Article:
First, there's a good chance it will solve the problem. For example, a good faith effort to withdraw does wonders to prevent violence. Often just apologizing and leaving means you don't have to shoot or stab someone.

Second, they give you articulatable facts about what you did to avoid the situation and why it didn't work. This is the kind of evidence you need to support your plea of self-defense. For example, you tried to avoid it, but his actions countered and limited your viable options (preclusion).

Third is knowing the difference between social and asocial violence (see above link). When what you have done should have de-escalated social violence and the problem persists, then what you are facing is not normal social conflict. That's a game changer. This is an important step in formulating your use of force decision.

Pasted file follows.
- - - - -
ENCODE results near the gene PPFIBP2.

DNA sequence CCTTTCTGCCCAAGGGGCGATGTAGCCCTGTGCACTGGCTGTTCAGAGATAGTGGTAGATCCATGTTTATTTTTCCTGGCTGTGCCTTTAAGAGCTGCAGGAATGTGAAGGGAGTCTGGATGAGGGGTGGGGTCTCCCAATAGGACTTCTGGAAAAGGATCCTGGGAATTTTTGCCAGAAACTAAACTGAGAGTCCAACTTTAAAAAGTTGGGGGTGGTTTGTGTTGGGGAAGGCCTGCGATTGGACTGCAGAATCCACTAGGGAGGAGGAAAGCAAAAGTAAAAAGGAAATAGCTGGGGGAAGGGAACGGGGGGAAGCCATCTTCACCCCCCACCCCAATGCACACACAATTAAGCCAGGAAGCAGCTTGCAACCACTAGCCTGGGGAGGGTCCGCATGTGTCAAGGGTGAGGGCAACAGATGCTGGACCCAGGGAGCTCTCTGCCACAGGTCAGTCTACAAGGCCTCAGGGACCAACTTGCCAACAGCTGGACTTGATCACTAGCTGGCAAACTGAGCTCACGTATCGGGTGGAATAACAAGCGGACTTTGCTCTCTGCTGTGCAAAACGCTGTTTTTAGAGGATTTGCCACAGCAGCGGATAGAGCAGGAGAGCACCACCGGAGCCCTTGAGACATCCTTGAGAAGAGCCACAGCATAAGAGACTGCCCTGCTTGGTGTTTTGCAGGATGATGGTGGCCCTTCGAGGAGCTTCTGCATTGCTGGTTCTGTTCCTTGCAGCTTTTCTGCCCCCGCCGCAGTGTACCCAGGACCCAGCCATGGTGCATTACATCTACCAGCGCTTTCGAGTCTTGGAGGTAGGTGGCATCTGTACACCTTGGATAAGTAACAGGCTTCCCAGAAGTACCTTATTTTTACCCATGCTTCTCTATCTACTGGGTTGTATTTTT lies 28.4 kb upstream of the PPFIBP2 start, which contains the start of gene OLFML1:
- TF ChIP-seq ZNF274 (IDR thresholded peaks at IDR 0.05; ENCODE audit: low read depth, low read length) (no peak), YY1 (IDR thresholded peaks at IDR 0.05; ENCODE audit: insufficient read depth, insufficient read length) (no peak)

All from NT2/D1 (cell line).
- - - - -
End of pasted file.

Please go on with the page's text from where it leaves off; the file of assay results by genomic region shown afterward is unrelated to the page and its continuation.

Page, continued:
Fourth, you are likely to encounter a strange paradox. The willingness to use force often means you don't have to -- especially against potential asocial violence. That 'mental shift' in the previous step often results in a person changing the behavior that was making it necessary to shoot him in defense of yourself. The immediate threat evaporates removing the need to use force. You must be able to recognize this shift in circumstances and be able to stand down; otherwise you cross the line and become the aggressor.

Fifth and finally by understanding these dynamics you can 'scale your force' to appropriate levels -- even during the heat of the moment. Scaled force makes it much easier for your attorney to defend you. (

This has just been an introduction to a much larger world than just what gun you carry or what deadly martial art system you know. There are many links to follow and subjects to investigate. Get yourself a cup of coffee, you have some more reading to do.